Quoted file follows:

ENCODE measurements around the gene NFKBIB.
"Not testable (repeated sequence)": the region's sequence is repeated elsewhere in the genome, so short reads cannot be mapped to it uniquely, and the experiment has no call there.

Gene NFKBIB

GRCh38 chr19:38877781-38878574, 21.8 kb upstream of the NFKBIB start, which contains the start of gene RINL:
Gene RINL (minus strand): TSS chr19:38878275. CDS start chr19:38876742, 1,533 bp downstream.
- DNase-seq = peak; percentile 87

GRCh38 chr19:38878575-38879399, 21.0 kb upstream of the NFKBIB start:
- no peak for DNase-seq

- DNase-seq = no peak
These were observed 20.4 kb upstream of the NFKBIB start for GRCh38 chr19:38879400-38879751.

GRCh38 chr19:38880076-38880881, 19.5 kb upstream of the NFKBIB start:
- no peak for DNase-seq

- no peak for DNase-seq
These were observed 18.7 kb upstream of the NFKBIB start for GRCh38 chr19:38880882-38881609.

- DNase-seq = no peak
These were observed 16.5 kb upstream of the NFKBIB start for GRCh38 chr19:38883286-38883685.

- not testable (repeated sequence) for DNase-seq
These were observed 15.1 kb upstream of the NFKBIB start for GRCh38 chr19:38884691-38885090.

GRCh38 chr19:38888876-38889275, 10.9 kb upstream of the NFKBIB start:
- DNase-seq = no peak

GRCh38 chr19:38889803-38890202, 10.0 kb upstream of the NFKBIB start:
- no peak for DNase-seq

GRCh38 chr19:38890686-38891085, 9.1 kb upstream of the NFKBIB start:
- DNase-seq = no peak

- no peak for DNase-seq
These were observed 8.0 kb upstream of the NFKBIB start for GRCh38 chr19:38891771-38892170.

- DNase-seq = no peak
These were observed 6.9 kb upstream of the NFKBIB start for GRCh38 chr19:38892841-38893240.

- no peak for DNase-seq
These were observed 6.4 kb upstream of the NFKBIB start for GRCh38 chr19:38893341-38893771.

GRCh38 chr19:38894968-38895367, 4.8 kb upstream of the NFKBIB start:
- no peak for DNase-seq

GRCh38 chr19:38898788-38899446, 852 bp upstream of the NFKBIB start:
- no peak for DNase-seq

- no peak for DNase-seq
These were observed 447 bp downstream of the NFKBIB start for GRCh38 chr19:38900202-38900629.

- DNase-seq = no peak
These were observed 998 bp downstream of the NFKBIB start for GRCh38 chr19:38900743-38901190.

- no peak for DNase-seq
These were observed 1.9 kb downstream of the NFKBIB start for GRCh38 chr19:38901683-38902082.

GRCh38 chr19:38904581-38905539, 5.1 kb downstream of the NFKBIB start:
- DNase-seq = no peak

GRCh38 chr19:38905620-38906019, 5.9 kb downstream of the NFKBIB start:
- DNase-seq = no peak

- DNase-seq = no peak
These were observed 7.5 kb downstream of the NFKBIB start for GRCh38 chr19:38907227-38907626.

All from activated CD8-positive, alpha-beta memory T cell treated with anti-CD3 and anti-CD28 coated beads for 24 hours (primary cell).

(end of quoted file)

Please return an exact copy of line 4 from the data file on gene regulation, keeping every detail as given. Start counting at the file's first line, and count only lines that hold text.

GRCh38 chr19:38877781-38878574, 21.8 kb upstream of the NFKBIB start, which contains the start of gene RINL: